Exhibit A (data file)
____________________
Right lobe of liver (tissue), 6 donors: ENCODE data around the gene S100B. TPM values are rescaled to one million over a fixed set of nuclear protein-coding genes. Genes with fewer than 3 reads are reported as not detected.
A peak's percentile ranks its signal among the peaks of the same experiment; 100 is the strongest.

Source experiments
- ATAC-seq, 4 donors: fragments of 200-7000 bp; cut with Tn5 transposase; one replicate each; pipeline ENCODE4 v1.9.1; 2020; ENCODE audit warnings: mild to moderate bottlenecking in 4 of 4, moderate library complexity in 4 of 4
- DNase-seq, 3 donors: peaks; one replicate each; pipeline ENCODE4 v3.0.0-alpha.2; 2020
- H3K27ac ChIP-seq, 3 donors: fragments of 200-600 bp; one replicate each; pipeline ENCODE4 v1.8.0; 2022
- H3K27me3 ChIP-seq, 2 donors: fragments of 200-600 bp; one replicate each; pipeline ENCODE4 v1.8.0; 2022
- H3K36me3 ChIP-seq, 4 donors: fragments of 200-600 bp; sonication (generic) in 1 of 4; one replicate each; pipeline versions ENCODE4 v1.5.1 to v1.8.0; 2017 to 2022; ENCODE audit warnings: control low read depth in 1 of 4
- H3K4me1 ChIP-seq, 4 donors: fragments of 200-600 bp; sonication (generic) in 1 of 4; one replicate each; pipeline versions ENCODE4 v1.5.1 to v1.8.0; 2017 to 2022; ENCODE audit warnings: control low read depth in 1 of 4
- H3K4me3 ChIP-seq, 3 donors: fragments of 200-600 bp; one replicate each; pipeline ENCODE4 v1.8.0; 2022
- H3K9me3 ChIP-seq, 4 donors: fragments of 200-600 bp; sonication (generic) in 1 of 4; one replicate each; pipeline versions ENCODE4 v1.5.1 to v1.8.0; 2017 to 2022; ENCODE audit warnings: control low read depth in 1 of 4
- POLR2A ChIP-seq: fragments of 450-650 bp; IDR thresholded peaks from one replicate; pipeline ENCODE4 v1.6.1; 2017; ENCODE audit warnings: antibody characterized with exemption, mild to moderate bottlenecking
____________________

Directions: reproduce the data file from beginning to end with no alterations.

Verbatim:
Right lobe of liver (tissue), 6 donors: ENCODE data around the gene S100B. TPM values are rescaled to one million over a fixed set of nuclear protein-coding genes. Genes with fewer than 3 reads are reported as not detected.
A peak's percentile ranks its signal among the peaks of the same experiment; 100 is the strongest.

Source experiments
- ATAC-seq, 4 donors: fragments of 200-7000 bp; cut with Tn5 transposase; one replicate each; pipeline ENCODE4 v1.9.1; 2020; ENCODE audit warnings: mild to moderate bottlenecking in 4 of 4, moderate library complexity in 4 of 4
- DNase-seq, 3 donors: peaks; one replicate each; pipeline ENCODE4 v3.0.0-alpha.2; 2020
- H3K27ac ChIP-seq, 3 donors: fragments of 200-600 bp; one replicate each; pipeline ENCODE4 v1.8.0; 2022
- H3K27me3 ChIP-seq, 2 donors: fragments of 200-600 bp; one replicate each; pipeline ENCODE4 v1.8.0; 2022
- H3K36me3 ChIP-seq, 4 donors: fragments of 200-600 bp; sonication (generic) in 1 of 4; one replicate each; pipeline versions ENCODE4 v1.5.1 to v1.8.0; 2017 to 2022; ENCODE audit warnings: control low read depth in 1 of 4
- H3K4me1 ChIP-seq, 4 donors: fragments of 200-600 bp; sonication (generic) in 1 of 4; one replicate each; pipeline versions ENCODE4 v1.5.1 to v1.8.0; 2017 to 2022; ENCODE audit warnings: control low read depth in 1 of 4
- H3K4me3 ChIP-seq, 3 donors: fragments of 200-600 bp; one replicate each; pipeline ENCODE4 v1.8.0; 2022
- H3K9me3 ChIP-seq, 4 donors: fragments of 200-600 bp; sonication (generic) in 1 of 4; one replicate each; pipeline versions ENCODE4 v1.5.1 to v1.8.0; 2017 to 2022; ENCODE audit warnings: control low read depth in 1 of 4
- POLR2A ChIP-seq: fragments of 450-650 bp; IDR thresholded peaks from one replicate; pipeline ENCODE4 v1.6.1; 2017; ENCODE audit warnings: antibody characterized with exemption, mild to moderate bottlenecking